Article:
At Constance, we have shifted a significant part our annual missions focus much closer to home. While we have stated that we care about those “Here, Near and Far,” there has been a temptation to think that real missionaries live very far away. We have entered into new dialogues with our community leaders to see how we can best serve our neighbors in the name of Christ.

2. COVID-19 has caused us to get more serious about our online engagement.

We have had to step into the online world in more intentional ways than merely posting the Sunday service online.

One method was hosting an online Alpha class. People who live near us invite their friends and relatives who live out-of-state to attend a class with them via Zoom. We had never thought of such a thing a year ago, but we now have small groups and Bible studies meeting with people Zooming in from at least a half dozen states across America.

Zoom has proven very effective for various kinds of meetings, but it has its limitations. For one, Zoom is better at maintaining existing relationships than it is at creating new ones. And when you hope for good relational connection, Zooming is a bit like watching a Yule Log on television at Christmas—it looks inviting and can even sound nice, but there is no warmth.

3. It affords an opportunity to assess and re-boot existing programs.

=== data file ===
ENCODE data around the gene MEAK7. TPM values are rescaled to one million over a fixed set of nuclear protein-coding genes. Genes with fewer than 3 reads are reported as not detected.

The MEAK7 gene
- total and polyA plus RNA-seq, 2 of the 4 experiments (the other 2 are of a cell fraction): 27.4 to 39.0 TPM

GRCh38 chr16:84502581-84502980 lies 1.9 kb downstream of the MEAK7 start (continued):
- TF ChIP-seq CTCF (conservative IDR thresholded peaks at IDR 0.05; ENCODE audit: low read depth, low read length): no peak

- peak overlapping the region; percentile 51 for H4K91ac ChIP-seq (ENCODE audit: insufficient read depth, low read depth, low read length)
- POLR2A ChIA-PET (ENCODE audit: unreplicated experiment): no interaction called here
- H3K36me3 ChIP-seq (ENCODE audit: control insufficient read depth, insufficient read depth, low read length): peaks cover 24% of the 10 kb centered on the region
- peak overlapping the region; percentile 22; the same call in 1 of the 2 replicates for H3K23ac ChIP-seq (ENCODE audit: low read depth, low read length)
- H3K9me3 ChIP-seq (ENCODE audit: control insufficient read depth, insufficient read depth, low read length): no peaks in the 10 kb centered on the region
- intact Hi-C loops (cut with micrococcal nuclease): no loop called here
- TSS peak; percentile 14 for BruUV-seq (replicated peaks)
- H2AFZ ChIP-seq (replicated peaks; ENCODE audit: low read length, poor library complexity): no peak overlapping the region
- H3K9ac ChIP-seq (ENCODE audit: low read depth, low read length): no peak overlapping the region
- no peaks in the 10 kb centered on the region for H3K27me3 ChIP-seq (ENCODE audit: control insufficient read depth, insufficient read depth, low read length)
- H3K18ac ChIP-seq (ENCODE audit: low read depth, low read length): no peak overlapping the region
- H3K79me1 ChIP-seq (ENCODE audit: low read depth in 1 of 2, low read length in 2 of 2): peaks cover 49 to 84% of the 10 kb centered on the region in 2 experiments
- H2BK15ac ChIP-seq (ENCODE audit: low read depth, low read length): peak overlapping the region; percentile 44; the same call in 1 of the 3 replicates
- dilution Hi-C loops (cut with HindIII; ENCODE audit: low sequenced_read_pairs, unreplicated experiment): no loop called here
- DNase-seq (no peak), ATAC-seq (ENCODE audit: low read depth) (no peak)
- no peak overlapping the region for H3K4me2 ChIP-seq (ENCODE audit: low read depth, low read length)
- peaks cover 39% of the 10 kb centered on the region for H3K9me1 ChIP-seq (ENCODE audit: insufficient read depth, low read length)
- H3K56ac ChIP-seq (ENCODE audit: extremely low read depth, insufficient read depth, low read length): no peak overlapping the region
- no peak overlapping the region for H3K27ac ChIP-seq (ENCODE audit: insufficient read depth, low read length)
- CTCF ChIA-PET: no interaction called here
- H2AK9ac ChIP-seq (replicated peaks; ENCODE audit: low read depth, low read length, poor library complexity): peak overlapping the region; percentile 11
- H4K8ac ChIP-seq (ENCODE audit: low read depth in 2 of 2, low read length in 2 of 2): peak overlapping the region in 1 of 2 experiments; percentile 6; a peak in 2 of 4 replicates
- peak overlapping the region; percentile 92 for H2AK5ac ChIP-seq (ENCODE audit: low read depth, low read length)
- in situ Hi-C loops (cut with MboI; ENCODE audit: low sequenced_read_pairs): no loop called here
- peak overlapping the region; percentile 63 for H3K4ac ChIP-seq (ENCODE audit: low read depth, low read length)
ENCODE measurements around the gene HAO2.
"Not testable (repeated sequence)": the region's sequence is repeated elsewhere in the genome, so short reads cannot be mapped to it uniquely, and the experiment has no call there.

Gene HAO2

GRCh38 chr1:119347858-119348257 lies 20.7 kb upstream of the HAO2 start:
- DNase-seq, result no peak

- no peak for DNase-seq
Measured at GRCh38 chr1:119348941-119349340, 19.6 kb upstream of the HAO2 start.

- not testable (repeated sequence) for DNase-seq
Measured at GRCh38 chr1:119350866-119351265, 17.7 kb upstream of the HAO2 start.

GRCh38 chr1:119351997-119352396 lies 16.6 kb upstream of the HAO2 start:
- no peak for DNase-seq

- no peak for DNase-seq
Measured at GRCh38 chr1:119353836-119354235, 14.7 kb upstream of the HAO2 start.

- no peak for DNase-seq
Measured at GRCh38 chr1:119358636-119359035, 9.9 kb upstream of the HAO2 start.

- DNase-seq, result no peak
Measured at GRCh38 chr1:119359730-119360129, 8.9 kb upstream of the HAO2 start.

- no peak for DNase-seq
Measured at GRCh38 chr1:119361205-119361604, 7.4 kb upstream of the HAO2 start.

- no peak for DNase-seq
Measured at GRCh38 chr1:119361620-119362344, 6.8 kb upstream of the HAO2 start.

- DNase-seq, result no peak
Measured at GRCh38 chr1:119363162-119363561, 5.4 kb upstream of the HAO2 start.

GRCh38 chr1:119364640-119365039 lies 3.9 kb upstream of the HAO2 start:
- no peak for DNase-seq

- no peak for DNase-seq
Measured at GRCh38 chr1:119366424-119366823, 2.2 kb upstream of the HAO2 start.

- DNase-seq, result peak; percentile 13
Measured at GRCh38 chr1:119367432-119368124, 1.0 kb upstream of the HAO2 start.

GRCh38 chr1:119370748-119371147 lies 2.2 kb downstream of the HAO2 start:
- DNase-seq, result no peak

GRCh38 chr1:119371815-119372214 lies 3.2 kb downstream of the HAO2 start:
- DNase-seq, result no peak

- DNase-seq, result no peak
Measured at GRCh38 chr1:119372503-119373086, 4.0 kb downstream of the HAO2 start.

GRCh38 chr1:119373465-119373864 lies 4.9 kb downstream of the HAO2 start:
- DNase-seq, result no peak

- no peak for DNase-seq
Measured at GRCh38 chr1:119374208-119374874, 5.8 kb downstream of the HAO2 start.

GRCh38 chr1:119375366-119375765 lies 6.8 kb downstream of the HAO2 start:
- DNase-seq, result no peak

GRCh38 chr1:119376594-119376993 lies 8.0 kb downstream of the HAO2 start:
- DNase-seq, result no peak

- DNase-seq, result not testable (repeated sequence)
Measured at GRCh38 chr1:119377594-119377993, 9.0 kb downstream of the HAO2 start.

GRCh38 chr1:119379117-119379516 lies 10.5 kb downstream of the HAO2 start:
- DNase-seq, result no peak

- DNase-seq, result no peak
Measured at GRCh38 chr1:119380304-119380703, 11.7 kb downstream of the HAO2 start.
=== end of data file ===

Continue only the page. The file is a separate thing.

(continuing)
In a normal church year, the tyranny of the urgent can easily trap us into doing what we have always been doing, even if it is marginally effective. The past year allowed us to assess our current practices and introduce a process of change.

We learned we are good at ministering to those in the middle of their discipleship journey. We are not good at ministering to those at the beginning of that journey (evangelism) and we are not good at bringing people full circle into being disciplemakers.

Our senior leadership has invested considerable time into this challenge. We are in the process of positioning ourselves for greater effectiveness in discipleship and the disciple-making process. When society opens up after this season of hibernation, we have prayerfully reinvented ourselves in this season. While it is still too early to fully parse the permanent changes COVID-19 ushered in, we continue to adjust our methods to be as effective as possible to help others connect with Jesus.

In his book Canoeing the Mountains: Christian Leadership in Uncharted Territory, Tod Bolsinger looks at leadership through the lens of the Lewis and Clark expedition. During their journey, they planned to canoe all the way to the Pacific Ocean. In their moment of crisis when they realized that what they had been doing would no longer work, they sold their canoes and bought horses.

Their goal was not to go canoeing, but to reach the Pacific. I can’t think of a better metaphor for where we are now: some of the things we've always done in church ministry may no longer serve us in a post-COVID world. However, our mission is not to do church as we have always done. Our mission is to make disciples to the glory of God.

Email Updates

Subscribe to receive EFCA blog updates.

* indicates required